Her step brother was 22, charming, attractive, and a full time sex trafficker. He made thousands of dollars a month selling young girls just like her. His grooming and manipulation of her into a relationship started right away. She was 12 years old and soaked up all the attention, “dates”, rides in his new expensive car, and kind words he would tell her. His attraction to her and the blooming romantic relationship would be their secret. It was all a lie, but not to her.

It would only be a couple months of grooming her into a loving “relationship” with him that he introduced the idea of her working “with” him in the business; in “the life.” She would be his favorite and most protected. She would be the best because of her beauty and personality. He would be so proud of her. “Together” they would make tons of money and live a rich and daring lifestyle.

The first time she was sold was out of a hotel room in the suburban family town of Roseville MN at age 12. Multiple men throughout Minnesota would come to buy a half hour of sexual slavery with a 12 year old girl. Afterward, he comforted her, spent money on her, and told her she did great.

Over the next two years she would be sold every weekend and sometimes for two weeks straight out of several hotels in Minnesota cities including Roseville, St Cloud, and Brooklyn Park. Her “Boyfriend”/Step Brother/Father figure whom she called “Daddy” would also drop her off and pick her up for outcall services at the homes of men who had ordered her online.

Over the years she was sold to men throughout Minnesota and some who came from out of state for a chance to meet a child for sex in a city where no one would recognize them. Most of them had careers, wives, and children so the stakes of discovery were high. She collected about a dozen of their personal cell phone numbers so they could exchange pornographic photos via text message and have direct access to her. It gave her a false, but felt, sense of power over her situation by having them go directly to her and not through Daddy.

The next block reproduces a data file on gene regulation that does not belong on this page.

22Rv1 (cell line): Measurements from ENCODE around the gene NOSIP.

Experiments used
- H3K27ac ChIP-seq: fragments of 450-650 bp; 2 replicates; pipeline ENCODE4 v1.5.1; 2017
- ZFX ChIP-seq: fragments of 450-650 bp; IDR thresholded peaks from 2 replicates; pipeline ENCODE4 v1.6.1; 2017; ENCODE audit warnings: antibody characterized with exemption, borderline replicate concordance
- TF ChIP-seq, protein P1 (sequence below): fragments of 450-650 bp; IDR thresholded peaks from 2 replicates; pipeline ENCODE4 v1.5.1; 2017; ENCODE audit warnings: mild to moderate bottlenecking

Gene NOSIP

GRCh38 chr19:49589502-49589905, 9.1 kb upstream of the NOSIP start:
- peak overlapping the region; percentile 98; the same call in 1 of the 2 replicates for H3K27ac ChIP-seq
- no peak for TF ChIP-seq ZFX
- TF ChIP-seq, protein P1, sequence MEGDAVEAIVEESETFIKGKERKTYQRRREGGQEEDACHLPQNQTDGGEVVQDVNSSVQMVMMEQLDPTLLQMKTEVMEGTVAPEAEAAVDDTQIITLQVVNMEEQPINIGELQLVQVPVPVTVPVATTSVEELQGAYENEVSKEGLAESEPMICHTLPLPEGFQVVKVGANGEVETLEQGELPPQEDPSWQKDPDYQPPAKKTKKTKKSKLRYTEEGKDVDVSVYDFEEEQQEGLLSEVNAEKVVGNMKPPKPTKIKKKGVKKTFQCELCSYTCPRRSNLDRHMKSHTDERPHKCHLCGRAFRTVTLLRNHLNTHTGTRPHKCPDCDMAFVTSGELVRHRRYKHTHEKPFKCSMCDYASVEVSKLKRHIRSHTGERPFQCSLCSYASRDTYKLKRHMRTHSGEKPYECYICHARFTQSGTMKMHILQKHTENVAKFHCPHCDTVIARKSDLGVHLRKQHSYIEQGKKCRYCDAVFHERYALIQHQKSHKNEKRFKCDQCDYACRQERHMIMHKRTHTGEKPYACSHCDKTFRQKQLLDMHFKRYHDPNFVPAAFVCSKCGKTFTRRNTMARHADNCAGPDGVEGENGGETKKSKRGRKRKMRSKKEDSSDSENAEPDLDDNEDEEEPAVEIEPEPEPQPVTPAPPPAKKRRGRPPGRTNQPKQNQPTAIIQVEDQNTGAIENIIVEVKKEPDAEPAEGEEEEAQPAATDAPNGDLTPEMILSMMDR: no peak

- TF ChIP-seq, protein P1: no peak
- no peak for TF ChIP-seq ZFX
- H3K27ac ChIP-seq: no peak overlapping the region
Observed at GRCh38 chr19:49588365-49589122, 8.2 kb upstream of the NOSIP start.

She would meet other girls he was selling. Through a mix of jealousy, that she was not the only girl, and yet comfort, that she was not the only girl being sold, these other girls became her teachers in the sex trafficking game, mentors for survival and her “friends.” There were thoughts of leaving early on when the plan of being together started looking like a lie. She felt more like property and the money was never hers to keep. However, the idea of escape was gone when sensing her unrest, he made her watch him physically beat another girl and hold a gun to her head, for disobeying him. A girl who had been with him longer, had been kind to her, and whom she considered a friend. Daddy also reminder her, that if she disobeyed, or left, there was always her little brother.

Daddy put a tattoo on her shoulder of his “stable” name.  A “stable” is what a pimp calls his collection of human slaves, like a barn of animals, and the tattoo is a branding that lets other traffickers and pimps know that he or she already has an owner.

He also gave her plenty of drugs and alcohol to keep her feeling like she was older than she was, a false sense of freedom from authority and power, to get her through the pain and sometimes torture fantasies played out on her body by the buyers, and to keep her coming back to medicate a growing addiction.

After a week or weekend of being abused, raped, often hungry and dehydrated, she would get dropped off at home Sunday night or at public school Monday morning. All that the police were told by family was that she had runaway and with her return she would be taken off the warrant list and given a court date. To the court, she was one of many teens who did not heed the warning to stay safe and off the streets and listen to her mother. To her teachers she was chronically tardy or absent, a distraction in class, and could not stay on task. As for her mother, I would see in time, she had made the decision that filling her own hole with a boyfriend was more important than the abyss this man and his son were digging in her daughters’ life.